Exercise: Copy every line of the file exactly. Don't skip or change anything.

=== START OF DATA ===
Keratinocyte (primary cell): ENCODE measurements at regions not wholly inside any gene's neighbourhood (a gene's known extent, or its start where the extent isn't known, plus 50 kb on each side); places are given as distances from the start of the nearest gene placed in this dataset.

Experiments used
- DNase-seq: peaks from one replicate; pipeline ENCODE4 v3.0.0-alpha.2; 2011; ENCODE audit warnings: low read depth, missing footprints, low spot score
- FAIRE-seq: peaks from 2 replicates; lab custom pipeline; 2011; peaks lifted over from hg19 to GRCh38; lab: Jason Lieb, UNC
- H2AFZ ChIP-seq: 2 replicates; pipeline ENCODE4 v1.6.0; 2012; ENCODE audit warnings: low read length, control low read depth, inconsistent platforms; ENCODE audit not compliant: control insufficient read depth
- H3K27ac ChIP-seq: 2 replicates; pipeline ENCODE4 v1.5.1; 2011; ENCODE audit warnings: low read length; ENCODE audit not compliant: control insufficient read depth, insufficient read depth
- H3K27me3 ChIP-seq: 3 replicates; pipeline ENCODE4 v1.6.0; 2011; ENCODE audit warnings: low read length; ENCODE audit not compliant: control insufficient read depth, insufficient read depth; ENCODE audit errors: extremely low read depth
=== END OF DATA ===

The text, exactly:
Keratinocyte (primary cell): ENCODE measurements at regions not wholly inside any gene's neighbourhood (a gene's known extent, or its start where the extent isn't known, plus 50 kb on each side); places are given as distances from the start of the nearest gene placed in this dataset.

Experiments used
- DNase-seq: peaks from one replicate; pipeline ENCODE4 v3.0.0-alpha.2; 2011; ENCODE audit warnings: low read depth, missing footprints, low spot score
- FAIRE-seq: peaks from 2 replicates; lab custom pipeline; 2011; peaks lifted over from hg19 to GRCh38; lab: Jason Lieb, UNC
- H2AFZ ChIP-seq: 2 replicates; pipeline ENCODE4 v1.6.0; 2012; ENCODE audit warnings: low read length, control low read depth, inconsistent platforms; ENCODE audit not compliant: control insufficient read depth
- H3K27ac ChIP-seq: 2 replicates; pipeline ENCODE4 v1.5.1; 2011; ENCODE audit warnings: low read length; ENCODE audit not compliant: control insufficient read depth, insufficient read depth
- H3K27me3 ChIP-seq: 3 replicates; pipeline ENCODE4 v1.6.0; 2011; ENCODE audit warnings: low read length; ENCODE audit not compliant: control insufficient read depth, insufficient read depth; ENCODE audit errors: extremely low read depth